Each 'Choose-day' we will investigate the process by which we can reassess our activity and interaction with the world of plurality and become more congruent within our personality.
We are reading "Tips for Happy Living - jIvnsUÇai[ /jiivanasuutraani", by Swami Tejomayananda (Guru-ji). Choose-days writings are here to prompt deeper thinking on the choices made on a daily basis and seek to provide prompts for raising the standard of one's thinking and living. This text composed in format of Sanskrit traditional teachings, speaks directly to this purpose. As ever, the full text may be obtained from CM Publications - or your local centre (see sidebar).
Having established that good work and satisfying rest are part of the picture of success, what can be an obstacle to it?
ivcarhIn< kmR twa kmRhInae ivcarí iv)ltaya> kar[m!.2.
Vicaara-hiinam karma tathaa karma-hiino vichaarashcha viphalataayaaH kaaranam ||2||
Thoughtless action and actionless thought are the causes of failure.
Just as, at the physical level, workaholism or laziness can lead to failure, here we have the equivalent at the mental level. Let us discuss thoughtless action. Well-thought-out (thoughtful) actions will result in success; however the opposite is true where we give little thought to our actions. Correct thinking is essential to success and must precede all action.
Some do not think at all, some not enough and others think completely erroneously prior to action. Such action is considered as tamaasika (very dull). To not consider the consequences of how much time, or money, or resources are likely to be spent; to not take into account potential for inconvenience or harm to others; indeed, to not properly assess one's own involvement and ability to undertake any given task… all these are very dull. Indiscriminate, rash, whimsical, impulsive, sentimental… stupid… all these can be epithets for thoughtless actions.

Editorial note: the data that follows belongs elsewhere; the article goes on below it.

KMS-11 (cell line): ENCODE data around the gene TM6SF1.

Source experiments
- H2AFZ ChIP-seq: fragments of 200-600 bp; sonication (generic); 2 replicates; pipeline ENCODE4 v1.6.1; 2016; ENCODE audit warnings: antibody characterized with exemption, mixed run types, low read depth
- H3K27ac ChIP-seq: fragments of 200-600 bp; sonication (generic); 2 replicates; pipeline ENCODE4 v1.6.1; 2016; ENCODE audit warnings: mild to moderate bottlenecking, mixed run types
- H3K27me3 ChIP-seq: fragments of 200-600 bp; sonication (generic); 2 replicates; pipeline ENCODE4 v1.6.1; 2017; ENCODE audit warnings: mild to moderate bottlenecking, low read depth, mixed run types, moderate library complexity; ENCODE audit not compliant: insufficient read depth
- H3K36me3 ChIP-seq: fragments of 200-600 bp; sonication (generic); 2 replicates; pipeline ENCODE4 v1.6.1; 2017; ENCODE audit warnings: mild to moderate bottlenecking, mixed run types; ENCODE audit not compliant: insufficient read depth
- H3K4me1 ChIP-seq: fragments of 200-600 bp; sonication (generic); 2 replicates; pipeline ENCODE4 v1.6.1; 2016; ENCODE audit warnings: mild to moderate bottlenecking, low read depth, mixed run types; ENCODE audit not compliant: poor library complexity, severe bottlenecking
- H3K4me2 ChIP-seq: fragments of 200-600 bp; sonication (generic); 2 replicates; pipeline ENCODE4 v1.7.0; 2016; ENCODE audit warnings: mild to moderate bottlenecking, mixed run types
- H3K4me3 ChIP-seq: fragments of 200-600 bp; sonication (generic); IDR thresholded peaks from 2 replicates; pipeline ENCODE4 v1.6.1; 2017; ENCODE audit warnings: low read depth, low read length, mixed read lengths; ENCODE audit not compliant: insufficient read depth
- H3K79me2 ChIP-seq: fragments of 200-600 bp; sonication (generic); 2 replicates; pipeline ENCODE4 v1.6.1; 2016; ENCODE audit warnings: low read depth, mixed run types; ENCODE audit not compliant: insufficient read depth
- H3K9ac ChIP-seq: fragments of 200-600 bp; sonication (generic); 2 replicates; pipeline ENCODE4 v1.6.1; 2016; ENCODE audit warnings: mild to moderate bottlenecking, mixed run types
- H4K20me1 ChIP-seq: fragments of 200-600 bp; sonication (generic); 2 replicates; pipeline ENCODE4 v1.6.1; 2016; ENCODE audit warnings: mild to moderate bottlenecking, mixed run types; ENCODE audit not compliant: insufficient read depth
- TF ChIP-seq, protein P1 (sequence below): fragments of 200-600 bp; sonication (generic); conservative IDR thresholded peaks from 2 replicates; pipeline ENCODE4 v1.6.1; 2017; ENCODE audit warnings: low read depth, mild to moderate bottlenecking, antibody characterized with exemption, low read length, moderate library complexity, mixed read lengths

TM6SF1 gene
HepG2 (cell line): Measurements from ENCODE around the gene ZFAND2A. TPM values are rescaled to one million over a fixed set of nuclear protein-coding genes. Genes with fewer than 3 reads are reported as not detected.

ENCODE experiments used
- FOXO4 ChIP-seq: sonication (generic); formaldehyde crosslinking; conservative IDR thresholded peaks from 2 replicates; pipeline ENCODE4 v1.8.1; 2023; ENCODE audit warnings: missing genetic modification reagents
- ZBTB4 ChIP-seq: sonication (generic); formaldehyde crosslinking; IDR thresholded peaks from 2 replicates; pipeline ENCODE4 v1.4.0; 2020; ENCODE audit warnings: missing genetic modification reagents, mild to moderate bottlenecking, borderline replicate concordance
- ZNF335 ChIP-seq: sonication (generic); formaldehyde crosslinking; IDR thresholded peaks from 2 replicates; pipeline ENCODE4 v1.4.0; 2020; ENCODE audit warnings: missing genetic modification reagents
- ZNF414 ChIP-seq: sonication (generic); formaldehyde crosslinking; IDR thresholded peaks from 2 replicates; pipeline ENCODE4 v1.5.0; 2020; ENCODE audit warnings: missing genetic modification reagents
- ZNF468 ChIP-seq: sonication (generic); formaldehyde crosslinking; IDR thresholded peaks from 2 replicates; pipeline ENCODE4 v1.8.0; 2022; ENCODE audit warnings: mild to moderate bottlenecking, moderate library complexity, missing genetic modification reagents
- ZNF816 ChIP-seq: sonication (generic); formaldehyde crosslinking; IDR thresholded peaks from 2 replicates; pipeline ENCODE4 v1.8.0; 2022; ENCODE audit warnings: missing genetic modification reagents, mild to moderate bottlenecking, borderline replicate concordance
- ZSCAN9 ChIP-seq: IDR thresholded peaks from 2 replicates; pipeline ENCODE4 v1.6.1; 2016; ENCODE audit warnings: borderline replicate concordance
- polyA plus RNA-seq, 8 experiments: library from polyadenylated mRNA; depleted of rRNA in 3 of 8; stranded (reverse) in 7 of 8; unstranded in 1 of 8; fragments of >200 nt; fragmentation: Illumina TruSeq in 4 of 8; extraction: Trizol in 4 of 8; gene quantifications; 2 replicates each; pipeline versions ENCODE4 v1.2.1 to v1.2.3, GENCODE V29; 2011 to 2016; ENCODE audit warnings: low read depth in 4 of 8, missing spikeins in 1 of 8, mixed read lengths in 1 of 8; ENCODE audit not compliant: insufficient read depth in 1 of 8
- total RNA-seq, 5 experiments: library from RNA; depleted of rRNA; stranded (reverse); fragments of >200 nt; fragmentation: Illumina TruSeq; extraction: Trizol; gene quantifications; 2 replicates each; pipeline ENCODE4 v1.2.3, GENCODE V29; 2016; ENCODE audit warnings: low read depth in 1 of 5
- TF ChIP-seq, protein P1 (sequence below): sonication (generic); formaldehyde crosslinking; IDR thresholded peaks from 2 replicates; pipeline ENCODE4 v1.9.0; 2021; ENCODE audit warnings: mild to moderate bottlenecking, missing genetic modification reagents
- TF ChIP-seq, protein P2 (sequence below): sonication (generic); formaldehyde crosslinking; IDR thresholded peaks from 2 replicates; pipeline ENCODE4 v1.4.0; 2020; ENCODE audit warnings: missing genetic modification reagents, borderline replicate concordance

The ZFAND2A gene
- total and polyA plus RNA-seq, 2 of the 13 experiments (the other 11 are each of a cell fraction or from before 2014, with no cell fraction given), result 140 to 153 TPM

As a parable for helping us to understand - just in case any of us think we are immune to thoughtless action - Guruji tells;
A woman left her child sleeping in the cradle and went to get water from the well. On her return, she was greeted at the door by the pet mongoose, with blood on its mouth. In a shocked state she thought the mongoose had harmed her child. She killed it in anger and rushed to the child. It was sleeping peacefully next to a dead cobra, which the mongoose had killed. She, thereafter, deeply regretted her thoughtless action, for now she was also without her pet.
Many act in haste and repent at leisure.
What then is actionless thinking? This is the pipe-dream, castles-in-the-air type of thinking. Many keep planning what they will do when… some spend hours thinking about the exercise they will do when they finally get out of bed or off their couch. Such thinking is tiring, ennui sets in, so even the thinking slows down.
It is wasteful of our mental capacity. There are those who are not physically active, but are using their minds on high-level thinking, working out solutions to various issues… but eventually action has to follow in order to prove the thinking. To not follow through on our planning is very wasteful and will certainly not lead to any form of success. The gap between what 'we should be' and 'what we are' often results in a kind of personality collapse; self-esteem drops, mood falls, more serious mental conditions start to prevail. It is a vicious cycle.
There are whole communities which are affected; circumstances are such where people think all they have available to them is day-dreaming and 'if only this' or 'what if that'. When someone realises that following up the dreaming, the planning, with action is going to lead to fulfilment of that dream, they have moved out of thought-wasting and into thought-taming.